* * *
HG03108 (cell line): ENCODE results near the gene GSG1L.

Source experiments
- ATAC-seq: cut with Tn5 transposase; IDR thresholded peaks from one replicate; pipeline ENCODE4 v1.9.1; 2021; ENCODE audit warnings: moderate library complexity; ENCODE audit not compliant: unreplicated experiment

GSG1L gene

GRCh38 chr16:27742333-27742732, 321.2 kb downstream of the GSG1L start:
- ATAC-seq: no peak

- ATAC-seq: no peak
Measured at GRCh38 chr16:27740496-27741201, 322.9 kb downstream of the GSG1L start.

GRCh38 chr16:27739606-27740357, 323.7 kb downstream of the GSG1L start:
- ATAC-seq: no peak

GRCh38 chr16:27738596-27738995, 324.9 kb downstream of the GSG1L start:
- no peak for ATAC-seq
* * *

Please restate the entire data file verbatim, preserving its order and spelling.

HG03108 (cell line): ENCODE results near the gene GSG1L.

Source experiments
- ATAC-seq: cut with Tn5 transposase; IDR thresholded peaks from one replicate; pipeline ENCODE4 v1.9.1; 2021; ENCODE audit warnings: moderate library complexity; ENCODE audit not compliant: unreplicated experiment

GSG1L gene

GRCh38 chr16:27742333-27742732, 321.2 kb downstream of the GSG1L start:
- ATAC-seq: no peak

- ATAC-seq: no peak
Measured at GRCh38 chr16:27740496-27741201, 322.9 kb downstream of the GSG1L start.

GRCh38 chr16:27739606-27740357, 323.7 kb downstream of the GSG1L start:
- ATAC-seq: no peak

GRCh38 chr16:27738596-27738995, 324.9 kb downstream of the GSG1L start:
- no peak for ATAC-seq